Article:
Issue:  Vol. 47 / No. 38 / 21 September 2017
 

Black, blue & broken

DVD


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The six Black Briefs (Guest House) referred to in the title of this compilation of gay short films are black in that they are all of a dark nature. Hong Khaou's Spring, the first film on the DVD, involves a 20-year-old university student negotiating an intense (S&M, B&D) sexual scene with a slightly older man. There's a noose, a blindfold, commands to bark and fetch like a dog. There's also respect and a sense of release and relief.

In Remission, directed by Greg Ivan Smith, Sam (Michael Fitzpatrick), a gay man in a Maine cabin, waits out the weekend for the Monday results of his biopsy. Accompanied by his Boston terrier, Sam's trip to the country quickly begins to go bad. He is missing his boyfriend's opening-night performance, his cell-phone is dying, and he can't find the charger. Then he begins to hear, see and smell things. Is it just his anxiety, his meds, or is there really a shadowy figure outside the window and lurking in the cellar? Prepare to be horrified.

Model-pretty actor Ryker (Gavyn Michaels) invites his two boyfriends Brian (Hunter Lee Hughes) and Ernesto (Adrian Quinonez) to a theater where they will duke it out for his affections in Winner Takes All . Alec Mapa, as Ryker's assistant/slave Simon, is the best part of Camille Carida's short. Lalo Vasquez's Promise opens the morning of Stu (Korken Alexander) and Chris' (Rick Cornette) gay wedding. It's clouded by the ugly events of the night before, at a bar where they celebrated the last night of their bachelorhood with friends. Joseph (Joshua Blanaru), a one-time threesome partner who developed into something more for Stu, creates friction between the couple, leading to a heated argument back home that escalates into something more serious, leaving the couple (and the viewer) wondering whether or not they will walk down the aisle.

At six minutes, Video Night is the shortest short on the DVD. But you'd be surprised how quickly it has the ability to horrify you. Friends Jim (co-director Jim Hansen), Jesse (Jesse Rice), Jack (co-director Jack Plotnick) and Kali (Kali Rocha) are having fun making a silly home video. But during the editing process, they discover two things. One is that Kali is missing, and the other is that there is terrifying footage of what happened to her. The most exotic short on the DVD, Communication , from Christopher Banks, is set in New Zealand. Recent college grad Jacob (Rudi Vodanovich), an Orthodox Jew, has learned that he has inherited the house that belonged to his gay college prof Andrew (Alexander Campbell). That not only displeases Andrew's boyfriend Charles (Richard Lambeth), but stirs up all sorts of unexplored feelings and emotions in Jacob.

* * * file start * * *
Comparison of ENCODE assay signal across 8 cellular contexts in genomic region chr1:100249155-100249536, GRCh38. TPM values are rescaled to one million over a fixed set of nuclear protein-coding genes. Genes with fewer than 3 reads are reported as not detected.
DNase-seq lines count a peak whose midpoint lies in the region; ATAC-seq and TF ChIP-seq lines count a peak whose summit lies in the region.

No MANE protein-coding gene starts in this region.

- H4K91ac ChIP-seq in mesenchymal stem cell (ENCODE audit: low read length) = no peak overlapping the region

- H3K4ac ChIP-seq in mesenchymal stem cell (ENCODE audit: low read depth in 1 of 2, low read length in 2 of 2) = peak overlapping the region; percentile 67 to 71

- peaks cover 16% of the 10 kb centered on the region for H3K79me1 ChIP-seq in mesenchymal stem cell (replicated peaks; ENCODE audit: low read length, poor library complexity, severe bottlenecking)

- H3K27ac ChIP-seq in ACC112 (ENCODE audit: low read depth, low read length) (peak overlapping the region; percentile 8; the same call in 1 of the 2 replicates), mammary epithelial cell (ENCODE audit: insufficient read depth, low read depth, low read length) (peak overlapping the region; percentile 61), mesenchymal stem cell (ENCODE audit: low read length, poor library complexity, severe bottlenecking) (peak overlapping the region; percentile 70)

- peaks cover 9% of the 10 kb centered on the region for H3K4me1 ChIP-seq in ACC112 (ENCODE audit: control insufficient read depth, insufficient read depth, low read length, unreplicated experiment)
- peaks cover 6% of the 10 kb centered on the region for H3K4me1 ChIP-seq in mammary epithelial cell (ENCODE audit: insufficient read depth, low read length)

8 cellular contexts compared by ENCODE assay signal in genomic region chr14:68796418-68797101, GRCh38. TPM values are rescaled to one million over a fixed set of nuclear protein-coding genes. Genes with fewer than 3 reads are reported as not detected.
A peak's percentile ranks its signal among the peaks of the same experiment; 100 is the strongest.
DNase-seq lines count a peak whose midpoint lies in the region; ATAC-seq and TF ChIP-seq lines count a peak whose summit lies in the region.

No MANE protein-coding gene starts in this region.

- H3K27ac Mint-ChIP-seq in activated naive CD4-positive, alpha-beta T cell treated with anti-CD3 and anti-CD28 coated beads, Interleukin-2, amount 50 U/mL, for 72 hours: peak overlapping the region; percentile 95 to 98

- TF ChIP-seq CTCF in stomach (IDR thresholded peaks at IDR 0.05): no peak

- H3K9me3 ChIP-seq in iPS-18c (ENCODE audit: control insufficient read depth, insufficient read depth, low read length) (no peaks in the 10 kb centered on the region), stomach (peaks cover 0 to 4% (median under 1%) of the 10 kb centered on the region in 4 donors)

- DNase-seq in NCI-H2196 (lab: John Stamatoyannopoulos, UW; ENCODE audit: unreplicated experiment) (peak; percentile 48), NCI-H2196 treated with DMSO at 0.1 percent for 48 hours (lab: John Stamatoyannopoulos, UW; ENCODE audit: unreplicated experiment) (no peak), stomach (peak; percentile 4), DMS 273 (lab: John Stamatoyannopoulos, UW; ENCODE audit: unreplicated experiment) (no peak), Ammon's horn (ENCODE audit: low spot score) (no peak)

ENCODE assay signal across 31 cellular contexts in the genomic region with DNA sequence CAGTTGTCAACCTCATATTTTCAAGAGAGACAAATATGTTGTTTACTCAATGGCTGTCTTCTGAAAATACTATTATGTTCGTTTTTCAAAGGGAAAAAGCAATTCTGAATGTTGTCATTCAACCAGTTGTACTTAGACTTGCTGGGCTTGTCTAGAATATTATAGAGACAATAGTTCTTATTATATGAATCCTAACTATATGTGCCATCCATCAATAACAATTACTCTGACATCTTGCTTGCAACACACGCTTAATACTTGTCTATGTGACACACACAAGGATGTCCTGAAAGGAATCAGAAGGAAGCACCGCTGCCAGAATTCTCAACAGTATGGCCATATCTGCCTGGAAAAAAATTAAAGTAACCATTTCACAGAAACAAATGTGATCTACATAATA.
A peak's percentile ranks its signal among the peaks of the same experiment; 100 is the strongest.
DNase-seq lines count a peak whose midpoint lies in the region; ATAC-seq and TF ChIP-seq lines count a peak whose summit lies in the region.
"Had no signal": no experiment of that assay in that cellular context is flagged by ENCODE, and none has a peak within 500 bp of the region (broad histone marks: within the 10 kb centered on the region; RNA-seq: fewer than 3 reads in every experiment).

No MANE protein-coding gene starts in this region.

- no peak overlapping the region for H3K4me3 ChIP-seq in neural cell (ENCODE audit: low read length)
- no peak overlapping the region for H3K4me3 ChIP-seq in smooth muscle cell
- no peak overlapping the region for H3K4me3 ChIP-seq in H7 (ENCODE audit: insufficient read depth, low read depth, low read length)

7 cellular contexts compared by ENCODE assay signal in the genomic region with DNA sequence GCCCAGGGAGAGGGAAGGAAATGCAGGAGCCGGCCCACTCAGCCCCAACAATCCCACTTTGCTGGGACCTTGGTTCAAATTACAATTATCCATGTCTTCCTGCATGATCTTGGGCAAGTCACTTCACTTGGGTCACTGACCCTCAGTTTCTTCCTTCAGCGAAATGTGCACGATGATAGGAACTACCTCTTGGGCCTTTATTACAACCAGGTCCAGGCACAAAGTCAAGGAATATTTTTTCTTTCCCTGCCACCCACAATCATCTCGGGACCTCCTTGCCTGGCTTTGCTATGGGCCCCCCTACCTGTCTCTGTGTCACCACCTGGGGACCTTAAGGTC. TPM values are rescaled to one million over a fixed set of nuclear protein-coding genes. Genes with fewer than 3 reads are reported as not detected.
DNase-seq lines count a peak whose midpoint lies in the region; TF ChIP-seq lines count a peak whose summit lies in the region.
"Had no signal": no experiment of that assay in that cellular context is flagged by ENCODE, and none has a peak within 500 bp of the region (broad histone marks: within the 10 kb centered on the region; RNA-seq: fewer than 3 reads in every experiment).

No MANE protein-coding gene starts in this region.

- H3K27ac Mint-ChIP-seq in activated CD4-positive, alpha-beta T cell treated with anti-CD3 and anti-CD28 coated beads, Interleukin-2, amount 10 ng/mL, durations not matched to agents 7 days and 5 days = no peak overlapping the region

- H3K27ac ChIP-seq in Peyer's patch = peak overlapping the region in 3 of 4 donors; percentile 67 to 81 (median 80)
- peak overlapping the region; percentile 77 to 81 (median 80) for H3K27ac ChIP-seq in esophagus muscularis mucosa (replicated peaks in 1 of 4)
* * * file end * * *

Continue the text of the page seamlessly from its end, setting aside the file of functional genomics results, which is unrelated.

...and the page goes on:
The six shorts compiled on the DVD Blue Briefs (Guest House) are also a mixed bag. The best of the series, Sal Bardo's Requited, comes first, the story of Nicholas (Christopher Schram) and Gregor (Max Rhyser), a couple in New York facing issues of commitment and separation. Nicholas and Gregor are spending their last weekend together before Gregor relocates. Their time is not their own, as the weekend also includes a going-away party for Gregor and the wedding of Nicholas' best friend Aaron (Matthew Watson), with whom he is in love. Good writing and good acting combine to make this required viewing.

Boys Like You, starring and directed by Sal Armando, examines the complicated relationships between gay men and straight men, and the dangers of drinking and flirting. Alain Hain's The In-Between, "based on true stories," takes an unusual approach: voiceovers incorporating interviews with men on the subject of infidelity, while a cheating story is depicted on-screen. Teens relationships figure into half of the shorts, with the best one being Abdi Nazemian's Revolution, about an Iranian teen "working within the system to make incremental change" (per his father's advice) in 1989 Los Angeles.

A non-traditional biopic about the late gay poet Hart Crane, depicted in 12 "voyages," writer/director/star James Franco's film adaptation of Paul Marini's book The Broken Tower (Focus World/eOne) is overly ambitious but admirable. After doing an impressive job portraying another gay poet, Allen Ginsberg, in Howl, Franco turns his attention to Crane. Shooting in black-and-white (with the exception of a scene shot in a church in France), Franco seems to want The Broken Tower to be a visual poem. It is nice to look at, especially the New York scenes involving the Brooklyn Bridge. For a film about someone so conflicted towards his family (Crane kept his homosexuality hidden from his parents), The Broken Tower is a family affair, with Franco's brother Dave playing the younger Crane, and his mother Betsy playing Crane's mother Grace.

Franco is particularly brave in two regards. First, in his frank and sometimes graphic presentation of Crane's gay life, including dalliances with truck drivers and sailors, as well as his relationship with Emile (Michael Shannon). Second, Franco's appreciation for Crane's work, whether the poems are being read aloud in the background of a scene or at poetry readings given by the poet, is obvious. One can only hope that viewers will want to explore Crane's work. As Marini says, we still don't have a clear picture of Crane, but Franco does what he can to illuminate the poet's brief and tragic life. DVD bonus features include Franco's Skype interview with literary scholars.






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